Roman Abramovich has confirmed his decision to sell Chelsea amid Russia's continued invasion of Ukraine.

The Russian-Israeli billionaire has owned the Blues since 2003 and helped steer the Stamford Bridge club to 19 major trophies.

But the 55-year-old’s glittering reign in west London is close to an end, with a consortium of billionaires already making their interest in a deal public.

Abramovich could come under UK government sanctions given his proximity to the Russian state, though he is also understood to have been attempting to broker a peace deal between Russia and Ukraine.

"I would like to address the speculation in the media over the past few days in relation to my ownership of Chelsea FC," Abramovich said in a statement.

"As I have stated before, I have always taken decisions with the club’s best interest at heart.

"In the current situation, I have therefore taken the decision to sell the club, as I believe this is in the best interest of the club, the fans, the employees, as well as the club’s sponsors and partners.

"This has been an incredibly difficult decision to make, and it pains me to part with the club in this manner. I hope that I will be able to visit Stamford Bridge one last time to say goodbye to all of you in person.

"It has been a privilege of a lifetime to be part of Chelsea FC and I am proud of all our joint achievements. Chelsea Football Club and its supporters will always be in my heart."

Abramovich said that he would not be asking for the reported £1.5 billion he has made in loans over the years to Chelsea to be repaid and said that any profit made from the sale would be donated to help victims of the war.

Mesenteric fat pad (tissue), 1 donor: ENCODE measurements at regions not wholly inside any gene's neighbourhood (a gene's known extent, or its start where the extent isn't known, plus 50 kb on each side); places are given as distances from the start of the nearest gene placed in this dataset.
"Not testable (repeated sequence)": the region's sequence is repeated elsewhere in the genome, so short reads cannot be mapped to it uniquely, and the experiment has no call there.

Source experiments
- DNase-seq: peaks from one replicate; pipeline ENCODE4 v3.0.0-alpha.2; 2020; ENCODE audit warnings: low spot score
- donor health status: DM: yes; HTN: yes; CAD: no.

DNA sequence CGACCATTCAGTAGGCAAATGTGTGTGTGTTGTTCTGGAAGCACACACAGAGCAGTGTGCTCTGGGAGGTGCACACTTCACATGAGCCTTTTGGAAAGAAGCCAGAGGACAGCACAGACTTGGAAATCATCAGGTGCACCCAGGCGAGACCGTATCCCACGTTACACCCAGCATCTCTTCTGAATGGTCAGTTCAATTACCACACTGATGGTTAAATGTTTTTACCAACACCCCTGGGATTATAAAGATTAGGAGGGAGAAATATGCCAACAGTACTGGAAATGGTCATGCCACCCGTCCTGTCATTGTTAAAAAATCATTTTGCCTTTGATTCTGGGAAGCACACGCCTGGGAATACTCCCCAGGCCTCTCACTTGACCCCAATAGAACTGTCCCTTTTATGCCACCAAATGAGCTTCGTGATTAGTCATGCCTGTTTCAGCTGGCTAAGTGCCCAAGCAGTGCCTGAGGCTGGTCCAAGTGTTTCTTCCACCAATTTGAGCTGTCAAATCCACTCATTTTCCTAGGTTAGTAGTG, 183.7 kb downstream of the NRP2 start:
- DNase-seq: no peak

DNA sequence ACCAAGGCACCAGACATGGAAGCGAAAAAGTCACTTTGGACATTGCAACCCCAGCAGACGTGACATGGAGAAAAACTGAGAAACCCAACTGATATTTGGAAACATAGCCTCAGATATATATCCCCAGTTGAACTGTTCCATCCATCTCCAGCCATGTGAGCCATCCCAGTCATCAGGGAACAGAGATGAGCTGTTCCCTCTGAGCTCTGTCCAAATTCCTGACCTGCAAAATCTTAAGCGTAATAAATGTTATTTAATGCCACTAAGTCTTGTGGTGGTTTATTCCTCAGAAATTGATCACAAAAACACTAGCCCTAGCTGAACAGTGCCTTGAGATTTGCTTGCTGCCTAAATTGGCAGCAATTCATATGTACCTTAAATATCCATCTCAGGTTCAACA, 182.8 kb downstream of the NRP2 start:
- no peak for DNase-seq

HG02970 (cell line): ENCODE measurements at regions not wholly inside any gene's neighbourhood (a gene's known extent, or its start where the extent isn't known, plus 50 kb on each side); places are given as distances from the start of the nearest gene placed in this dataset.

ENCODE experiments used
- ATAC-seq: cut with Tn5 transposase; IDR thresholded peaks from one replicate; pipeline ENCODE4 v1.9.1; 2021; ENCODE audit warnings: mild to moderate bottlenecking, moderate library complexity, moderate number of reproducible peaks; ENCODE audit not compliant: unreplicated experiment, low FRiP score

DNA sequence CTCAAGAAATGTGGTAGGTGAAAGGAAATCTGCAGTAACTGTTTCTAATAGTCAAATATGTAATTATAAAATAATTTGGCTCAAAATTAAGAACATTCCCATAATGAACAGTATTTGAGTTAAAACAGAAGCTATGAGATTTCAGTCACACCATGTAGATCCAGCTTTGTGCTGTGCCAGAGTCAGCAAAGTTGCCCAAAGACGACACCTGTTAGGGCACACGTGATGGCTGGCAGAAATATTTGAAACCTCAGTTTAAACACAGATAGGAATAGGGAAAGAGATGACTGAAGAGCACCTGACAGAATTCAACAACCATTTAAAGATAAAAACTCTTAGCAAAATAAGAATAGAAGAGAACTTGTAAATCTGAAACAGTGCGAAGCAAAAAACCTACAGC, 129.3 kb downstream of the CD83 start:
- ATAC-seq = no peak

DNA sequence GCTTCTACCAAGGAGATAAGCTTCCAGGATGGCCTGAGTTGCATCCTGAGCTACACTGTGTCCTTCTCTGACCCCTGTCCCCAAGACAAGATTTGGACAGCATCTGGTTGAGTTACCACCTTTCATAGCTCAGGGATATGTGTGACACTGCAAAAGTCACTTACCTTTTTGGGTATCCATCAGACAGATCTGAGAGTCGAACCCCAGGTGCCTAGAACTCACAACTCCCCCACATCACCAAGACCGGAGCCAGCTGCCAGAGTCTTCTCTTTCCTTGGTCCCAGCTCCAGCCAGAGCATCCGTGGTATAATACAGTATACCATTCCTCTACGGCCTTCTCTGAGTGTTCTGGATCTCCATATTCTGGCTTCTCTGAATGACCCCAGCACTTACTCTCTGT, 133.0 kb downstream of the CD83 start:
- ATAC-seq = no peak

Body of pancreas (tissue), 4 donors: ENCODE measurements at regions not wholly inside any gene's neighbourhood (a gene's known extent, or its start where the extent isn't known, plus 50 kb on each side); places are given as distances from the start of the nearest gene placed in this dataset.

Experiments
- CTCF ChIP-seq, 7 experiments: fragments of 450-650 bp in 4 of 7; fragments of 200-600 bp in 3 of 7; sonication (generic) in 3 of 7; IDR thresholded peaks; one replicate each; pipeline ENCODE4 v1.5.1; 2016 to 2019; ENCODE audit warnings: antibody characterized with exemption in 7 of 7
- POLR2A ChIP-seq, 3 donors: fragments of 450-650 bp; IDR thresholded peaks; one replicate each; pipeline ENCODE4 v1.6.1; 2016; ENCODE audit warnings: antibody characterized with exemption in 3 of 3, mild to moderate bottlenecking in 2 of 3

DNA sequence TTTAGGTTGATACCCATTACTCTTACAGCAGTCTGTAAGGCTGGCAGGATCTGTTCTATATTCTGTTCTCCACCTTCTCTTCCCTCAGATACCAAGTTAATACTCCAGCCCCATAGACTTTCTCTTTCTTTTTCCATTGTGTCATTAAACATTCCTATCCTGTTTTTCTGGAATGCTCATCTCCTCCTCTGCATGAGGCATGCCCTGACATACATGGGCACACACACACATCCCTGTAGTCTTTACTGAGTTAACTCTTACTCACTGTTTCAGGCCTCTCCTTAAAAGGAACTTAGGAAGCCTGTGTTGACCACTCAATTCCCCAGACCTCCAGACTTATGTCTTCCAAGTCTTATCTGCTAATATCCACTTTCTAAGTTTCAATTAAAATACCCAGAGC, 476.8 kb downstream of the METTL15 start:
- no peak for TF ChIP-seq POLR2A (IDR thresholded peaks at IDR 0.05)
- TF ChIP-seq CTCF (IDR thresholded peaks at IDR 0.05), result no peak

"The sale of the club will not be fast-tracked but will follow due process," he said. "I will not be asking for any loans to be repaid.

"This has never been about business nor money for me, but about pure passion for the game and club.

"I have instructed my team to set up a charitable foundation where all net proceeds from the sale will be donated. The foundation will be for the benefit of all victims of the war in Ukraine."

Swiss billionaire Hansjorg Wyss and USA investor Todd Boehly are understood to be two of the parties joining forces and now preparing a bid for the Blues.

Wyss said today that he had been given the chance to buy the club and is preparing a consortium to submit an offer.

The 86-year-old billionaire Wyss has admitted he will look into the details of any possible deal to buy Chelsea, with the asking price thought to push beyond £2 billion.

"Abramovich is trying to sell all his villas in England, he also wants to get rid of Chelsea quickly," Wyss told Swiss newspaper Blick.

"I and three other people received an offer on Tuesday to buy Chelsea from Abramovich.

"I have to wait four to five days now. Abramovich is currently asking far too much.

"You know, Chelsea owe him £2 billion. But Chelsea has no money. As of today, we don’t know the exact selling price."

Abramovich attempted to step back from the daily running of Chelsea on Saturday, in the wake of Russia’s invasion of Ukraine.

The Blues boss has tried to hand the "stewardship and care" of Chelsea to the club’s charitable foundation trustees.

That led the Charity Commission to contact the Stamford Bridge club for more detail on Abramovich’s plans, after several of the trustees raised concerns over technicalities.

Labour MP Chris Bryant has called for the UK government to impose sanctions on Abramovich after a number of Russian oligarchs have already fallen under such penalties.

Abramovich’s spokesperson has said that the Russian-Israeli businessman was attempting to broker a peace deal between Russia and Ukraine.

Hansjorg Wyss, right, pictured with Michael Bloomberg in 2015